xperiencing grief during the holidays is a common experience, but coping with those feelings can be overwhelming. Dr. Kelly Tyner, Ph.D., Licensed Marriage and Family Therapist, shares tips on navigating through the process.
Why does grief seem to intensify for some people during the holidays?
Everything is intensified during the holidays! You can almost feel it in the air: joy, happiness, fear, anxiety, sadness, anger, grief. The holidays are typically a time for connecting with those we hold most dear. When we are faced with not being able to share these special times with a lost loved one, we can become overwhelmed and begin to reexperience the early days of grief. This is completely normal.
For families who will celebrate the first holiday season without their loved one this year, what coping strategies might be helpful?
Finding a way to incorporate the memory of their loved one into the holiday celebration might be a great way for families to cope with loss during this time. Oftentimes, we try to avoid bringing attention to anything that might make us or other family members sad during a time when we are supposed to be happy. We want to offer each other and ourselves a respite from the loss, sadness, and grief. Instead of avoiding the sadness or thoughts of the lost loved one, perhaps a special tribute could be instituted. Some ideas include:
- Asking everyone to share a special memory that they have of the loved one that has passed.
- Setting up a jar and little slips of paper so that people can write down their memories about the loved one and then asking someone to read these out loud.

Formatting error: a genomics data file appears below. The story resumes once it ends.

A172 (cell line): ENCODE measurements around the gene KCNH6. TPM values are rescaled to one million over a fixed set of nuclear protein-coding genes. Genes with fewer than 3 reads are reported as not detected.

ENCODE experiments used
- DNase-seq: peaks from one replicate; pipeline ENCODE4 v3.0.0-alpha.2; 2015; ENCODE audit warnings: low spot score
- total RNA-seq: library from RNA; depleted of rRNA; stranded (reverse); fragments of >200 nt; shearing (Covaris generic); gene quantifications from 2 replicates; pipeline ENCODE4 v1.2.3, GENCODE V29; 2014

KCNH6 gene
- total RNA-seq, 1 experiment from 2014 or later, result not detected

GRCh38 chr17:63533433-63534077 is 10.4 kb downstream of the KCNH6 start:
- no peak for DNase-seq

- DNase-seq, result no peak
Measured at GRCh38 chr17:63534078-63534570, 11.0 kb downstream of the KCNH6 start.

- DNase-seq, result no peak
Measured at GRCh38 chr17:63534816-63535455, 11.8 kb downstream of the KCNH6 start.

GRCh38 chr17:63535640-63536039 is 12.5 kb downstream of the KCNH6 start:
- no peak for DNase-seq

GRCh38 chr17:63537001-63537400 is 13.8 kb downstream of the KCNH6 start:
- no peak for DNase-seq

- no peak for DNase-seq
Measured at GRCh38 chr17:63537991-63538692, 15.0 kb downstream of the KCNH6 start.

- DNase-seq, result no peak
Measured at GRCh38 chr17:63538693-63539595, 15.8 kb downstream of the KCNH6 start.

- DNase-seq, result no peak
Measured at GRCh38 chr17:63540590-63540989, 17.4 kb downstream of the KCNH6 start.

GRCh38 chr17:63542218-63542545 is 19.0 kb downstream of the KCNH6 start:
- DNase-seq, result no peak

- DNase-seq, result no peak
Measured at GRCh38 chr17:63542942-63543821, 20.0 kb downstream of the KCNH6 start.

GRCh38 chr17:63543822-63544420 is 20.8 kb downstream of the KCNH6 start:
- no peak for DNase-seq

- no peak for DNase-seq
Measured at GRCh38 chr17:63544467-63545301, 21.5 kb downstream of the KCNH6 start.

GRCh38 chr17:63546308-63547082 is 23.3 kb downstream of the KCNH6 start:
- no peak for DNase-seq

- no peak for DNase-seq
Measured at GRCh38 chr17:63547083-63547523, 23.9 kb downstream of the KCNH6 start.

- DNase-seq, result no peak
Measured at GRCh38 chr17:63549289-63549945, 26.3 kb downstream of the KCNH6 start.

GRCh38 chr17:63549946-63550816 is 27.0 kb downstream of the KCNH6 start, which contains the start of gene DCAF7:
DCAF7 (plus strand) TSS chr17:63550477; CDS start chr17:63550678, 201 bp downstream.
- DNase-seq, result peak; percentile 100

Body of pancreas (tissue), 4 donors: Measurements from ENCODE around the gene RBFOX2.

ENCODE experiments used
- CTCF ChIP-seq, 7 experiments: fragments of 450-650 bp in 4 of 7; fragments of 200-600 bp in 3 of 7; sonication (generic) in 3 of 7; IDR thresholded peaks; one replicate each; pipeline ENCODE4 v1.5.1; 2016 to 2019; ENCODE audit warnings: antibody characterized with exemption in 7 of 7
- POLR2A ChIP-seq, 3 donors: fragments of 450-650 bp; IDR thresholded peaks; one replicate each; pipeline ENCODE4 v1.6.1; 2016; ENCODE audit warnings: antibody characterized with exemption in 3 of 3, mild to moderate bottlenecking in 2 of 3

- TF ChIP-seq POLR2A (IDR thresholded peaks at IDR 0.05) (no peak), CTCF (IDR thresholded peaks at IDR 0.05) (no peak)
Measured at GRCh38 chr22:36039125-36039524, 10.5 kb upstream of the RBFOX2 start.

- Creating a slide show to display during the celebration that contains pictures of the loved one. This could specifically contain photographs of previous holiday celebrations when the loved one was still alive.
It can be difficult to know what is normal during the grieving process and when to seek out a professional for help. What should we look for to know the difference, in ourselves and our loved ones?
Grief is incredibly personal and healthy grief can look very different among individuals. The great thing about therapy is that it is never a bad idea! Having a safe environment in which to voice and process struggles can only help. Therapy can also assist in normalizing struggles. Oftentimes, we can become very isolated in our thoughts and feelings and can begin to think that what we are thinking and feelings is outside of what is “normal”…that there is something “wrong” with us. This can only intensify the struggle. By discussing our struggles with a professional, problems can become more manageable and less overwhelming.
Individuals should seek immediate help if they are experiencing thoughts of harm to self or others. In our darkest moments, everything can look bleak and hopeless. There are so many mental health options available that can truly make an enormous difference including: individual therapy, group therapy, and family therapy.
I also think it’s important to point out that the assumption that “healing from grief” means that there is a return to how one was before the loss is unrealistic. That expectation IS very hopeless. Much like healing from a physical wound, emotional healing may leave a scar. Scars can be a great reminder of what we have gone through and how much we have grown as a result of our struggles. Instead of chasing the idea of returning to what life was like before the loss, it can be helpful to focus on being kind to ourselves and to highlight our strength and resilience as we navigate grief.